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MIAMI – After a two-year safety review of the cruise industry revealed continuing increasing risk problems, leading cruise line executives met in Miami and announced a new series of industry-wide “thrill-seeking sea adventures on the high seas.”
“Our industry is excited to face its challenges head-on,” said Regal Cruises CEO Terrance Maltby. “We have to recognize that rogue waves, onboard fires, bacteria, coral reefs, and missing passengers are not setbacks but opportunities to expand.”
Sharon Dixon, vice-president of Carousel Cruise Lines, described their new “Fire Fighters Voyage,” in which passengers must first pass a “week-long fire suppression course and then have to conquer three mysterious ship fires in the middle of the Pacific. The winning team receives a free lobster banquet and a weekend visit to the lava fields of Hawaii’s Kilauea volcano, complete with aluminized, vapor barrier suits.”
Swiss Lenieux Lines announced its series of “Medical Puzzle Tours” for physicians and laboratory workers, who will have to come up with an antidote or preventative measures against a breakout of a gastrointestinal illness, “but competitors will have to rush to find out whether the bacteria is salmonella, campylobacter, or shigella,” all while cruising the coasts of South America. Losing teams will have agreed beforehand to embrace the illness and elimination in a local questionable port of call, “all part of the adventure,” said Jacques Marot, spokesman for the plan.
Additional extreme-voyage options on the horizon include Cruise Oceania’s “Rogue Wave Hunting Weekend Excursions,” which will replace its tamer whale-spotting programs. Scandia-Norsk Lines has already introduced its no-radio, no lifeboat, no life-vest, secret destination arctic getaways. Prince Mediterranean Cruises admits that television’s many crime scene investigation shows has helped people line up for its “Murder Mystery Tours” around the Caribbean, in which voyagers first have to pinpoint the missing passenger and then figure out the cause of death, “while avoiding becoming the next victim.” Once a team solves the mystery and sequesters the guilty offender, then the party begins. Voyagers agree not to return to land until they solve the murder or food stores are completely depleted.
Industry experts agree that the most controversial extreme voyage will be Seacrest Cruises’ “High-Seas Pirate-Encounter Adventure” off the coast of East Africa. CEO Jerry Brookstein says “a team of former Navy Seals will drill passengers in high sea tactics and weaponry” before the ship “sails through a gauntlet of desperate pirate vessels.” Brookstein admits that the Navy Seal drills will probably produce many holiday tears at first, “but passengers will be grateful for their training when their lives are at stake at the end of the week.”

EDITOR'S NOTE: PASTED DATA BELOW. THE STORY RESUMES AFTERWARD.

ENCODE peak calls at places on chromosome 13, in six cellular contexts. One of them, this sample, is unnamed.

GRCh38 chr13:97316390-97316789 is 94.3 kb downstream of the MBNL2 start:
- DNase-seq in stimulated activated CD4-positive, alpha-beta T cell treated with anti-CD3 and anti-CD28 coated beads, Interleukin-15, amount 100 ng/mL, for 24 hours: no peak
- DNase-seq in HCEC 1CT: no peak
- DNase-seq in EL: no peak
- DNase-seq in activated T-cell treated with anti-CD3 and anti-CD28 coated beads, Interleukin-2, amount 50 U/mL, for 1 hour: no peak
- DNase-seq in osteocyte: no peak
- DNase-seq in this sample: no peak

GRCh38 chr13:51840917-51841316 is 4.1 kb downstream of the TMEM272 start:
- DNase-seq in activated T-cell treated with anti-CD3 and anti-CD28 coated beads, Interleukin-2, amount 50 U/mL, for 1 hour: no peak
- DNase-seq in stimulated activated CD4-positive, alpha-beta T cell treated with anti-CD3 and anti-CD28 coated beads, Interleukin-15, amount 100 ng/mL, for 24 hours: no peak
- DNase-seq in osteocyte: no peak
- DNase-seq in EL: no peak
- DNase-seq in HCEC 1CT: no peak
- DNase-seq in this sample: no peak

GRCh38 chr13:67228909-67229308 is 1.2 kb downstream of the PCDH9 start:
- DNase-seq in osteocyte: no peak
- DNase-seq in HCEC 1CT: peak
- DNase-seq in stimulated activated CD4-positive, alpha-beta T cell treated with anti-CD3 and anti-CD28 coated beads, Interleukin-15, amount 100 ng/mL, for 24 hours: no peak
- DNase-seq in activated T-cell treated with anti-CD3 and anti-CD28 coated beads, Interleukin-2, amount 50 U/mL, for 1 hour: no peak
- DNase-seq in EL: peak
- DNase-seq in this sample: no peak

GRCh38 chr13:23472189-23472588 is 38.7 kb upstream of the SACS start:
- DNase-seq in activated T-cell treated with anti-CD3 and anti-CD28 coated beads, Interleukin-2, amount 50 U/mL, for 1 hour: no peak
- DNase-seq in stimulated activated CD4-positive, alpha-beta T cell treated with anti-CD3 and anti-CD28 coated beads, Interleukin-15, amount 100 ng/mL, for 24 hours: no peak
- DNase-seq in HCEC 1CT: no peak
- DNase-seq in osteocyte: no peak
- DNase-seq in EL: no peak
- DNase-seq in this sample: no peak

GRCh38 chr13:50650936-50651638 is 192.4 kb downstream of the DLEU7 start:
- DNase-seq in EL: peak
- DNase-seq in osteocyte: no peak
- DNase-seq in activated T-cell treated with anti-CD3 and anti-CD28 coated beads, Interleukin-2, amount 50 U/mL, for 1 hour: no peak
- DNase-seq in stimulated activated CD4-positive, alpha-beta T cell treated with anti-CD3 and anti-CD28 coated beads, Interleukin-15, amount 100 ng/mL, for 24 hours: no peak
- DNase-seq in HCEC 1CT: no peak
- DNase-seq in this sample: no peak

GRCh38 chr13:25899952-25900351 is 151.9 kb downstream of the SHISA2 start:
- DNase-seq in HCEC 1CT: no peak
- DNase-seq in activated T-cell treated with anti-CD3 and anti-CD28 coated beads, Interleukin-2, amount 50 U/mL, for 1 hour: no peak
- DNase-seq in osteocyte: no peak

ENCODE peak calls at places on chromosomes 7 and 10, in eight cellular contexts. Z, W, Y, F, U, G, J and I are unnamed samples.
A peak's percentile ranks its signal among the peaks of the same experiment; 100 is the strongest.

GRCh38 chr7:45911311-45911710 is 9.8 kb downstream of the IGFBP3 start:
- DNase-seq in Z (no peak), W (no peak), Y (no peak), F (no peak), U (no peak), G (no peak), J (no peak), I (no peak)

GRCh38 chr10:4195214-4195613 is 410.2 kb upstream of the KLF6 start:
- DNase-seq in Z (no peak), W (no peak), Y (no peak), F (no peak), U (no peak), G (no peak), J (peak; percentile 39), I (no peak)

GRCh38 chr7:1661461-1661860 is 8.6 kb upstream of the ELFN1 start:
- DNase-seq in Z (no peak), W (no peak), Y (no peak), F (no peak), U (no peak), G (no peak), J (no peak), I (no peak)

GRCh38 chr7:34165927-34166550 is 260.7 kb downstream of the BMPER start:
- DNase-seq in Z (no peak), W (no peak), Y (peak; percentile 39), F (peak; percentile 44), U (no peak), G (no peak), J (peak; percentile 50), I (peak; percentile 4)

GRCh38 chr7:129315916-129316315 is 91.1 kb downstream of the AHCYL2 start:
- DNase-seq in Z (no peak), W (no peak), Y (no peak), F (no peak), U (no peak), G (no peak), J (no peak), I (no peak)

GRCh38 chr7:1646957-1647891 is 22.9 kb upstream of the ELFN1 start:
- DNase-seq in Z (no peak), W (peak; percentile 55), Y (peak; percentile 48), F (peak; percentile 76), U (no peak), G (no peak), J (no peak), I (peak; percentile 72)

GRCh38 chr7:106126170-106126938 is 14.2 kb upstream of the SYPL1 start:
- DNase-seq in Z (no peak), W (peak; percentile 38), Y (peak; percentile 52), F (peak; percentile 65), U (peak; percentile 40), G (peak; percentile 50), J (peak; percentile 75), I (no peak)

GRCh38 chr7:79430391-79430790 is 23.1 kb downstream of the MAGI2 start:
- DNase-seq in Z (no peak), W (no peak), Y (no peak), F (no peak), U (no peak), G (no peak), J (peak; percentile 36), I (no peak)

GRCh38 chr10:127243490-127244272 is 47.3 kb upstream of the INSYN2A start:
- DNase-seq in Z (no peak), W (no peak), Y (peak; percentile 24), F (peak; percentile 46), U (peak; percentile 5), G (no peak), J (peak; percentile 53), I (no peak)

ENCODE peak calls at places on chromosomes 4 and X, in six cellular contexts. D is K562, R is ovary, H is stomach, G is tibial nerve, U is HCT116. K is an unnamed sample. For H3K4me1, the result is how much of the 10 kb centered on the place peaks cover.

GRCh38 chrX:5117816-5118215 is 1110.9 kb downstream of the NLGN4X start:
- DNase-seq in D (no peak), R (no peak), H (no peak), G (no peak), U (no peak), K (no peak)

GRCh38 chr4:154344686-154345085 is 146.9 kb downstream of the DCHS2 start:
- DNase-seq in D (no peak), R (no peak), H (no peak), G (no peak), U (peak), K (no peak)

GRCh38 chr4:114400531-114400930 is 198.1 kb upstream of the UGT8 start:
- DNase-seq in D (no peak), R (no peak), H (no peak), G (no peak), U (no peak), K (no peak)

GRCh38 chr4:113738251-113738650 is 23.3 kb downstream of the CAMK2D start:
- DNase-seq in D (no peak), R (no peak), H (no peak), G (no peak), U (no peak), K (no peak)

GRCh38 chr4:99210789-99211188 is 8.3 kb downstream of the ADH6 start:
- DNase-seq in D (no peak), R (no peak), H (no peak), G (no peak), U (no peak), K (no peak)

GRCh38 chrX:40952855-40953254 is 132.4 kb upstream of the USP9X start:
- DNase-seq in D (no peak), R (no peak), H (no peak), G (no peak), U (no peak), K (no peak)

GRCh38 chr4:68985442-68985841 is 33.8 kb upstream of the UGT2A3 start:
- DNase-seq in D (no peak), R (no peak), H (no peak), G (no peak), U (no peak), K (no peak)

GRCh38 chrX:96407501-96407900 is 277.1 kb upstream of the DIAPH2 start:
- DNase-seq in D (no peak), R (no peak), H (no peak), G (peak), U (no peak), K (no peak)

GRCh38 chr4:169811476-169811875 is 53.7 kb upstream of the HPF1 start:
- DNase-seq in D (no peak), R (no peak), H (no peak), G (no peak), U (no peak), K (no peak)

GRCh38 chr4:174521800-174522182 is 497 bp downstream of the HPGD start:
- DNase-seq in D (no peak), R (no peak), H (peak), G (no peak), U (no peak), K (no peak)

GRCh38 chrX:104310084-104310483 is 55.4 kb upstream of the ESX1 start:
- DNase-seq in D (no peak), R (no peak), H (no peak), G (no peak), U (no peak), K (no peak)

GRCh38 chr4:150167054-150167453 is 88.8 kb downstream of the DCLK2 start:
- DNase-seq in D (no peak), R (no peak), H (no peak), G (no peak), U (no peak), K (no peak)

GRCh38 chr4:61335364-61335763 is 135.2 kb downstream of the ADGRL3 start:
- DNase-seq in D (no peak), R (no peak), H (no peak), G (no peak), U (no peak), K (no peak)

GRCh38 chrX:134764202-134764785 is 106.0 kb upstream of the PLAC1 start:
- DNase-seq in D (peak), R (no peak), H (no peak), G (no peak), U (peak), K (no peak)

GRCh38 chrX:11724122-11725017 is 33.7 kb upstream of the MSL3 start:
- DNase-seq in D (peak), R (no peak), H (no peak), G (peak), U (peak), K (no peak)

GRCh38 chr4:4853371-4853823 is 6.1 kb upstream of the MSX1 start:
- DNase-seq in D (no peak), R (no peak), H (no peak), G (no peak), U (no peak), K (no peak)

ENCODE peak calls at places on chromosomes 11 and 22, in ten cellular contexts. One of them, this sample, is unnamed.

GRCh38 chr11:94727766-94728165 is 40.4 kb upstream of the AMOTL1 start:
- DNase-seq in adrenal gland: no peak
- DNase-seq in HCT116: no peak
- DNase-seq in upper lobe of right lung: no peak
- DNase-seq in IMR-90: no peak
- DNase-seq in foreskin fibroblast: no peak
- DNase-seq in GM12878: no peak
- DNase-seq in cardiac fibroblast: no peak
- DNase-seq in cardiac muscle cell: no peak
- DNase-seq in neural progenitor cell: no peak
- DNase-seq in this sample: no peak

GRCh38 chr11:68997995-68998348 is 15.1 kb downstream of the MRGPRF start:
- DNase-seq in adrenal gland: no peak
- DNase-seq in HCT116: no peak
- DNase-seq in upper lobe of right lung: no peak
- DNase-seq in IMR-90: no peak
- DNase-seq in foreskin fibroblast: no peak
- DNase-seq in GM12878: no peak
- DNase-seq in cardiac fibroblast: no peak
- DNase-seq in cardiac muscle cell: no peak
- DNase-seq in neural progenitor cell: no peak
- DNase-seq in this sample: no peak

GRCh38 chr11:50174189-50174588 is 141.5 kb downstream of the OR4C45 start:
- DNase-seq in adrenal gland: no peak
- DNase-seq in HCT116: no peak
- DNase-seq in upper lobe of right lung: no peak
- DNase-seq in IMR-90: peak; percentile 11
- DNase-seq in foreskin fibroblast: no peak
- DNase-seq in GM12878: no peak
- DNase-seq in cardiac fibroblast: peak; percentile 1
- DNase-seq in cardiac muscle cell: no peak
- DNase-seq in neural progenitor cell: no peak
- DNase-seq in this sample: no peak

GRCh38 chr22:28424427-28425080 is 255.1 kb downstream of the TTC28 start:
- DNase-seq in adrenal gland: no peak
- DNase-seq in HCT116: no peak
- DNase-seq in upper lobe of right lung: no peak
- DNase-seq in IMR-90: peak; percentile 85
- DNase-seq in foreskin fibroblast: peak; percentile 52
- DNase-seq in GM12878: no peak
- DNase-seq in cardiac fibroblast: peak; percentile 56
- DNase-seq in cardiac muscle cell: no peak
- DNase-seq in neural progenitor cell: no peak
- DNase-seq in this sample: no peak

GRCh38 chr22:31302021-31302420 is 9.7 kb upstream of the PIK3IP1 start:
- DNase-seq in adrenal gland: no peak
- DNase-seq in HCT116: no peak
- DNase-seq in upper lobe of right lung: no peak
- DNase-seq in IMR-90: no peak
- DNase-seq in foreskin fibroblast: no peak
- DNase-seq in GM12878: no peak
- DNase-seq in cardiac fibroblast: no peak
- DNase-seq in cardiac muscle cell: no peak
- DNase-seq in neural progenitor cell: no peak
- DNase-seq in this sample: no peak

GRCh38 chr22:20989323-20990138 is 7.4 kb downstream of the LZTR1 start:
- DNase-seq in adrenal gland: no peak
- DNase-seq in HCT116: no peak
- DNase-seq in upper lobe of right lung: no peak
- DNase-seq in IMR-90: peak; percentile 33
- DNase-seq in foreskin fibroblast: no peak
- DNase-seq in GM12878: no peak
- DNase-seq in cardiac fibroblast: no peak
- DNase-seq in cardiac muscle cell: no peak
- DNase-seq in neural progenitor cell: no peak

“In the recent past, cruise voyages had too many open questions and surprises,” says Brittany Lovell, president of the International Cruise Line Association. “Holidaymakers might save for years for a cruise and then wait for months with great anticipation, only to have their dreams destroyed by a little cabin fire or some pesky food-borne illness. The heartbreak was too much for passengers, as well as cruise lines.” She said extreme cruises answer all the open questions beforehand. “If you sign up for a fire or pirate-fighting voyage, you know you will encounter those great adventures with open eyes, and you’ll be ready and willing to pay with checkbook and consequences. No surprises. Just conscious winners and losers.”
The cruise industry believes the time is ripe for such extreme adventures. “We live in a generation of people who have been raised admiring CBS’s Survivor series,” said Lovell. “People yearn for those grand, extreme experiences, and they’re willing to pay big money to do it, even at a little risk of severe illness or the loss of a couple limbs.”
Early market research has shown a mild to fearful interest in extreme voyages, but this hasn’t deterred cruise line enthusiasm. Most of the cruise lines have been test-running the extreme voyages over the past year. Test-passenger Jinny McKinley, a forest ranger from Montana, tried the fire-fighting adventure off Hawaii, and she said, “fighting fire while seasick was a new experience for me, but that’s what I hoped for.” Doug Reynolds took his family on the experimental pirate-fighting voyage, and two of his teenage children were taken hostage. “There are down sides,” he conceded. “But the wife and I are taking the follow-up cruise to rescue our kids back. I hear it takes practice.”
ICLA vice president Christine Pender said extreme cruises greatly reduce insurance and reimbursement costs, “but it’s still really all about the customer.” Pender added that most cruise lines “are just relieved not to have to keep saying over and over that ‘safety is our highest priority.’ We just weren’t good at that.”
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